History of Lehman Brothers
Subprime Crisis Explained
Vicious circle & the fall of Lehman Brothers
Organizational Culture at Lehman Brothers
Lehman Brothers Holdings Inc, aka the fourth-largest investment financial institution in the US (behind Goldman Sachs, Morgan Stanley, and Merrill Lynch), was a 158 years old bank that had to declare its bankruptcy in September 2008. Led by its CEO, Richard Fuld, Lehman Brothers was a glorious and respected investment bank for which some of the most experienced and intelligent financial analysts/investors were working. How come then, than in a less than one week, the whole structure imploded and ...view middle of the document...
The History of Lehman Brothers
Lehman Brothers origins’ were pretty humble since it all started in a small general store that was founded in 1844, by German immigrant Henry Lehman in Montgomery, Alabama. Six years late, in 1850, the three Lehman brothers aka Henry, Emanuel and Mayer, founded what we now know as Lehman Brothers.
The years passed and the U.S. economy started to grow more and more until it became a international economic force. Meanwhile, the firm prospered even though the brothers and their company had to face many challenges over the years. “Lehman survived them all – the railroad bankruptcies of the 1800s, the Great Depression of the 1930s, two world wars, a capital shortage when it was spun off by American Express in 1994, and the Long Term Capital Management collapse and Russian debt default of 1998.”1
Despite the fact that Lehman’s institution went through all those hard times, a very questionable risk management and organizational behaviour led it to its knees with the collapse of the U.S. housing market and the massive capital it invested in the subprime mortgages.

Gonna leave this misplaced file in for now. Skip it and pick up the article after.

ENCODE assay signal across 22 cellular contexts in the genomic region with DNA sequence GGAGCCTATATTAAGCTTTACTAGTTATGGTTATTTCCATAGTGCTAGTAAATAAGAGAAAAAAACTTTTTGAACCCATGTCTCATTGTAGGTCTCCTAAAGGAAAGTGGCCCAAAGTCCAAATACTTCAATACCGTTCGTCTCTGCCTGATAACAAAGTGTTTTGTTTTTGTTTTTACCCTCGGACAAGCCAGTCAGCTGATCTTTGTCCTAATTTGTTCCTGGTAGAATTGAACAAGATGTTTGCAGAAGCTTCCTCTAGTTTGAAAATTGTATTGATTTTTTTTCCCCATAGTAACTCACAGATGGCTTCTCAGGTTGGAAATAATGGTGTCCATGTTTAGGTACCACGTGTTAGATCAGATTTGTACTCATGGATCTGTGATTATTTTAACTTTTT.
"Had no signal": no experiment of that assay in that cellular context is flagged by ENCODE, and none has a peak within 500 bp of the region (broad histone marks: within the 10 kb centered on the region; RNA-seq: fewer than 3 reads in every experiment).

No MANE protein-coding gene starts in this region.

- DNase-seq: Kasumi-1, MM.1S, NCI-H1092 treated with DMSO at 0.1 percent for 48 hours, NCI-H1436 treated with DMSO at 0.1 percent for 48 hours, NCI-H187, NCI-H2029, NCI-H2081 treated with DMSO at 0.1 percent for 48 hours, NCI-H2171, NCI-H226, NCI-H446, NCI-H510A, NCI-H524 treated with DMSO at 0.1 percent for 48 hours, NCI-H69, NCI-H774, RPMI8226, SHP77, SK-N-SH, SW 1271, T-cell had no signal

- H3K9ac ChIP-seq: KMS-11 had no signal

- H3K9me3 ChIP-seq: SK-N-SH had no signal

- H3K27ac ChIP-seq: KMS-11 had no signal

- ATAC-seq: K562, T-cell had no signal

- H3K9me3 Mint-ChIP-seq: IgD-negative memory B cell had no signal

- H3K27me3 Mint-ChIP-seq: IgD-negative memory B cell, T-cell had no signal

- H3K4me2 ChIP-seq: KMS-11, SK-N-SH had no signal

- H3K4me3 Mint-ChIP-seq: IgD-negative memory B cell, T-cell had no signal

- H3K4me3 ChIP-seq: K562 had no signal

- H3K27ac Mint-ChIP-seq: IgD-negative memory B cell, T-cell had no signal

The subprime crisis explained
At the time, meaning in the beginning of the 21th century, the housing market was going well in the U.S. The prices in the real estate were going up and many citizens wanted to actually put money in order to buy their own house. In order to keep the economy as strong as possible, the interest rates were low, 1% at that moment, meaning that investing was bringing a real low rate of return. Many investors were thus keeping their money, or were looking for other opportunities abroad. On the flip-side, the investment banks, such as Lehman Brothers, could borrow money from the Federal Funds at a 1% interest rate. This was really interesting!
Let’s have a look at the graphic2 I’ve made in order to understand what happened to Lehman Brothers: As I previously said, many families were willing to buy a house at the moment. Most of them, could of course not pay the entire sum immediately; they were thus asking mortgage brokers to give them a mortgage. The mortgage broker was getting a commission, while the mortgage was being given to the families by the mortgage lender. So far, so good. Here is the moment when it becomes interesting: Investment banks in Wall Street, such as Lehman Brothers, had the brilliant idea to, using the leverage system. Let’s understand briefly how it works.
The leverage system is a financial operation which consists in buying a very large amount of something (stock options, goods, mortgages in this case), in order to sell them to make profit, but without having the money. The money to buy this large amount of things was actually borrowed and will have to be given back after the operation. What is interesting in this operation is that the profit is way more important than if you would have actually bought a smaller amount of things, only using your money.
Example: You buy one house 250.000$, you sell...